Ask Amy: Woman being “ghosted” goes back for more – The Denver Post

Dear Amy: I’m a smart, well-educated woman in my mid-50s. I’ve been dating “Chas,” (in his mid-60s) for five years. This is my first relationship after over 30 years with my ex. (My ex-husband abruptly left me and our kids for another woman).

Chas and I have maintained a long-distance relationship. He tells me daily how much he loves me. He got a tattoo with my initials.

I have a great job in health care. Before the pandemic we managed to meet every four to six weeks (usually I was the one traveling to see him — an 8-hour drive). We’ve discussed moving in together. I have been looking for a job closer to him (he’s retired).

I love him, although he is very moody and has been verbally abusive.

Recently over the phone, we had a small argument; I suggested that we cool off and talk again before the end of the day.

Well, I have not heard from him since (more than two months ago). I apologized via email, voicemail and text. Nothing.

Unfortunately, this has happened before — one time, he simply never showed up at the airport when I flew in.

Some of these “off” periods have lasted as long as six months, and I am always the one to reach out. This behavior mirrors the end of my marriage and I feel betrayed, stunned and shocked all over again.

Friends say this is “ghosting,” and is widespread in the dating world now.

I am working on self-esteem with a therapist. If this behavior is common, I’m not sure I’ll ever be strong enough to start dating again. How do I move forward?

— Blind-sided

Dear Blind-sided: “Ghosting” is when someone ignores you, without explanation. I don’t believe the behavior is new, but the ubiquity of technology makes it feel more visceral.

Yes, he is ghosting you. He has done this before, and you have always coaxed him back. Over the course of your five-year relationship, you have done the heavy lifting — traveling a great distance to see him, even though you are working and he is retired, staying with him even though you have felt degraded, and forgiving him after he ditched you.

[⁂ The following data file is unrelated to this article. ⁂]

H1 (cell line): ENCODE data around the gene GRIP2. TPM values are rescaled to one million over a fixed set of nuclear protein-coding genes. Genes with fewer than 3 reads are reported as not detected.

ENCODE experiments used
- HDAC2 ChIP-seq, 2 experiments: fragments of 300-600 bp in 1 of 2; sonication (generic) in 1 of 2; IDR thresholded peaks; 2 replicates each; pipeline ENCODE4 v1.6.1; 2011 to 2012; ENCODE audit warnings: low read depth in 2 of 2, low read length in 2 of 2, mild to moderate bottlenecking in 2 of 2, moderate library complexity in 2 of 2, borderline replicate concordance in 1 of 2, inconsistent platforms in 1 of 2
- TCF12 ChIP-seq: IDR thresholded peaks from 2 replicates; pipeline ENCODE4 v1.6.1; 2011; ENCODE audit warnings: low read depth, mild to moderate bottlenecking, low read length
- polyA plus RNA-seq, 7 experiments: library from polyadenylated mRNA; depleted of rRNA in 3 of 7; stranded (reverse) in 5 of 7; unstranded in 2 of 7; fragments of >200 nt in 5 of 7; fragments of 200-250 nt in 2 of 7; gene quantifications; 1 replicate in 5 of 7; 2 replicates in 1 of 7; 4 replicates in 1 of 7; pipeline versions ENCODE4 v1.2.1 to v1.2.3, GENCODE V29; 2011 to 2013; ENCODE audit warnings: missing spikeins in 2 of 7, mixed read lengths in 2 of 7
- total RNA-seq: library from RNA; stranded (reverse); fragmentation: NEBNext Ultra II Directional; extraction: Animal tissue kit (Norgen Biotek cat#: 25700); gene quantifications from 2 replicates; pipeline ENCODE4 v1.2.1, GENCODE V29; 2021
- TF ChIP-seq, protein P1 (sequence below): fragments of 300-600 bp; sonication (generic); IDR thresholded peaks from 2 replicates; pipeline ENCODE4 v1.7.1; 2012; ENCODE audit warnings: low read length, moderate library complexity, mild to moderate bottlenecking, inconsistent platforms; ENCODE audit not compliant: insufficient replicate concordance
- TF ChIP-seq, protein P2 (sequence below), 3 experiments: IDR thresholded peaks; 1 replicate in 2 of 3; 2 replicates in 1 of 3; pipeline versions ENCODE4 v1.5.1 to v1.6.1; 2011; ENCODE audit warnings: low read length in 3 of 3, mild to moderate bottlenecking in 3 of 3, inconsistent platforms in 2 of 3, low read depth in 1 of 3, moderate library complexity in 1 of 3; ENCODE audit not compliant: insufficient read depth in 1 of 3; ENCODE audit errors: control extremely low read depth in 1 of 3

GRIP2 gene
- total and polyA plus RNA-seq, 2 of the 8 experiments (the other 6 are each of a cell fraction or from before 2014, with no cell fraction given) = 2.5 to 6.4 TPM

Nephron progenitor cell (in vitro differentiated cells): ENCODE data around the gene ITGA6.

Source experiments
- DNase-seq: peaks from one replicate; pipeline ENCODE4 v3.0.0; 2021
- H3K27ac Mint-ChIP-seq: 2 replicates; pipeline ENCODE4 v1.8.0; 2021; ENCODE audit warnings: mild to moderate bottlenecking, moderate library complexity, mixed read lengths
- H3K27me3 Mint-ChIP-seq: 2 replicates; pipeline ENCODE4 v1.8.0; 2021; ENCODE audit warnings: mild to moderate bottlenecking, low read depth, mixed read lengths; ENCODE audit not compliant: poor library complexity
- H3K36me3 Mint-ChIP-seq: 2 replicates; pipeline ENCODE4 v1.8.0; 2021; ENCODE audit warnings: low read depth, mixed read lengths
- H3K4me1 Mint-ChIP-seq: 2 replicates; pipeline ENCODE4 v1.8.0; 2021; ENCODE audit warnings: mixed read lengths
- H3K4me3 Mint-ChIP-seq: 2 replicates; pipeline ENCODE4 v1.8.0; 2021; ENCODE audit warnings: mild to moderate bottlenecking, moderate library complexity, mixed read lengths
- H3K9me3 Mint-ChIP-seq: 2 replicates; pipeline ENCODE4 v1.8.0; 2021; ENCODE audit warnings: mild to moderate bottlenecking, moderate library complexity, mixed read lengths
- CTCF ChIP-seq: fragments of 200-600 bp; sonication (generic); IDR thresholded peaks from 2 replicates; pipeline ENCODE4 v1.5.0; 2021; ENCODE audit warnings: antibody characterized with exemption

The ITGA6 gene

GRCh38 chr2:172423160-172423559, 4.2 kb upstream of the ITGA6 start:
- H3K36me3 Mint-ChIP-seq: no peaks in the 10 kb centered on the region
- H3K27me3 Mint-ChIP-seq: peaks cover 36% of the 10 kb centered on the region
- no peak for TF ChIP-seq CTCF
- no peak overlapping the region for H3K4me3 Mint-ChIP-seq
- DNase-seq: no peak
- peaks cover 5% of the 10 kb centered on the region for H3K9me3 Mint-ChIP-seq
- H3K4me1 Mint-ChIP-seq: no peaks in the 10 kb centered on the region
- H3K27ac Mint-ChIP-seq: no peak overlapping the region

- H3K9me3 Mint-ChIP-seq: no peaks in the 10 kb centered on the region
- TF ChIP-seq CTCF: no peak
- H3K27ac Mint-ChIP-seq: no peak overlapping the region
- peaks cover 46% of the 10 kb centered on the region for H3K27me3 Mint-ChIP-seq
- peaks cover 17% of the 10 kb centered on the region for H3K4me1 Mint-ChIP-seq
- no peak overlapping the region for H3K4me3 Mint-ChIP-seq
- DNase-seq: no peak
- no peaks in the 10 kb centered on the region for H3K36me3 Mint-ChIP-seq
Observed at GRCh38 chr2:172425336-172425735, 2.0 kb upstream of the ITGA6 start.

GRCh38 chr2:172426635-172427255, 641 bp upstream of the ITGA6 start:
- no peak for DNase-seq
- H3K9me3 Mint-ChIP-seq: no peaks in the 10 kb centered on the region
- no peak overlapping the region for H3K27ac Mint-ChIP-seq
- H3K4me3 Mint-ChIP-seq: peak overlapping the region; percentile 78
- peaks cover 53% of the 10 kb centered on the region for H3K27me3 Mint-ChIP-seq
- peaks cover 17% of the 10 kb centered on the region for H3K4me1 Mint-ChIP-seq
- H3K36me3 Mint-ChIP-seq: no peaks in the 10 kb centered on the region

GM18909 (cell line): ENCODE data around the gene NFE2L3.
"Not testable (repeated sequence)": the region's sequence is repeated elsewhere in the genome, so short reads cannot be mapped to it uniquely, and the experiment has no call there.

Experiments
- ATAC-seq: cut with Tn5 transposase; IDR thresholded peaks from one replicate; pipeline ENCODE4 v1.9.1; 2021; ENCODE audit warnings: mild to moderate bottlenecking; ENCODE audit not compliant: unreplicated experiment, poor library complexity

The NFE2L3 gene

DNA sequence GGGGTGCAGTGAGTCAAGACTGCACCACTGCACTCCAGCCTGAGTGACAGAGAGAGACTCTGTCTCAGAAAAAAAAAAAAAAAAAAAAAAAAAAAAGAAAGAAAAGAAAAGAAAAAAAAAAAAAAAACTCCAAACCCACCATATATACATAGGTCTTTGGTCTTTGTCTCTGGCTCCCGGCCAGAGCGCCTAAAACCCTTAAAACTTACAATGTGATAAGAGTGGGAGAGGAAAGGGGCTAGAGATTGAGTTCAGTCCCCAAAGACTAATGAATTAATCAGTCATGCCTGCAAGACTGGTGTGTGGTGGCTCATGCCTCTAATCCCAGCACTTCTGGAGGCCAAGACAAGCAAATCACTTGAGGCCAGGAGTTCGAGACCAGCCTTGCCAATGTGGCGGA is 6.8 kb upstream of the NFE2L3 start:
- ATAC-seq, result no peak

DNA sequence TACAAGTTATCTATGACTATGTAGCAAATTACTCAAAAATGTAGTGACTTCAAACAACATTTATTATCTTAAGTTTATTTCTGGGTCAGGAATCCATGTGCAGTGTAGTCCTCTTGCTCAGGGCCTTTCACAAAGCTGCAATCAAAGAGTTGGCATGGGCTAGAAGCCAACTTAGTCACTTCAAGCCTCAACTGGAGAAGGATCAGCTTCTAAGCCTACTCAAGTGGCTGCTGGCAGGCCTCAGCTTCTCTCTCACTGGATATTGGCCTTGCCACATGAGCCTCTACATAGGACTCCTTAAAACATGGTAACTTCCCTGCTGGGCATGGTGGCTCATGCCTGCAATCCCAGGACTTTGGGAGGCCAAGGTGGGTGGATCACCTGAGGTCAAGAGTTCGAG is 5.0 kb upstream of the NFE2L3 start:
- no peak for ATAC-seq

You could use this man’s behavior as an excuse to avoid all men. You could claim that you’ve been spooked by “ghosting,” but — this is actually about you. Chas was abandoning you the whole time, especially when there was an uncomfortable moment to confront. Every time he was abusive, didn’t show up, or avoided you after a conflict, he was leaving the relationship.

I suspect that your choices now are related to your self-worth (possibly a legacy of your ex-husband’s abandonment). When you truly believe you are worthy (and you are!), your relationships will reflect it.

Dear Amy: I am a man, happily married (second marriage) to a wonderful woman. We have four young-adult children in our blended family.

Over the course of our time together, I have taken on many of the household duties that women are usually saddled with.

My wife and I both work full-time and when the kids were younger, she took on most kid-related stuff (doctor’s appointments, driving them everywhere, homework, etc.) and I did everything else — shopping, cooking, cleaning, laundry, household, lawn and vehicle maintenance. That balance totally worked for us, and I think it was great for our kids to see me be so domestic. Honestly, I’m good at it.

Now that our children are grown, however, I’ve noticed that my wife and I have maintained our roles, which means that I keep the household running and she … enjoys my efforts. Amy, I’m tired.

Any suggestions?

— Tired

Dear Tired: You and your wife need to acknowledge that the dynamic in your household has changed.

In my house, we tackled a similar issue by assigning days of the week where each spouse is responsible for providing dinner. When it’s your day — you handle it.

I also hired a bi-weekly cleaner. Smartest move I ever made.

Dear Amy: “K” described her very difficult pregnancy and wondered about having a baby shower. You suggested that she should have one quickly.

I disagree. I had a similar experience, and we enjoyed our shower after the baby was born (early) and in the NICU. I was much less fearful and distracted, and was able to experience the joy of receiving congratulations and gifts.

— Been There

Dear Been There: Several women responded with this advice — along with the hope that things turn out well for “K” and her baby.

(You can email Amy Dickinson at [email protected] or send a letter to Ask Amy, P.O. Box 194, Freeville, NY 13068. You can also follow her on Twitter @askingamy or Facebook.)

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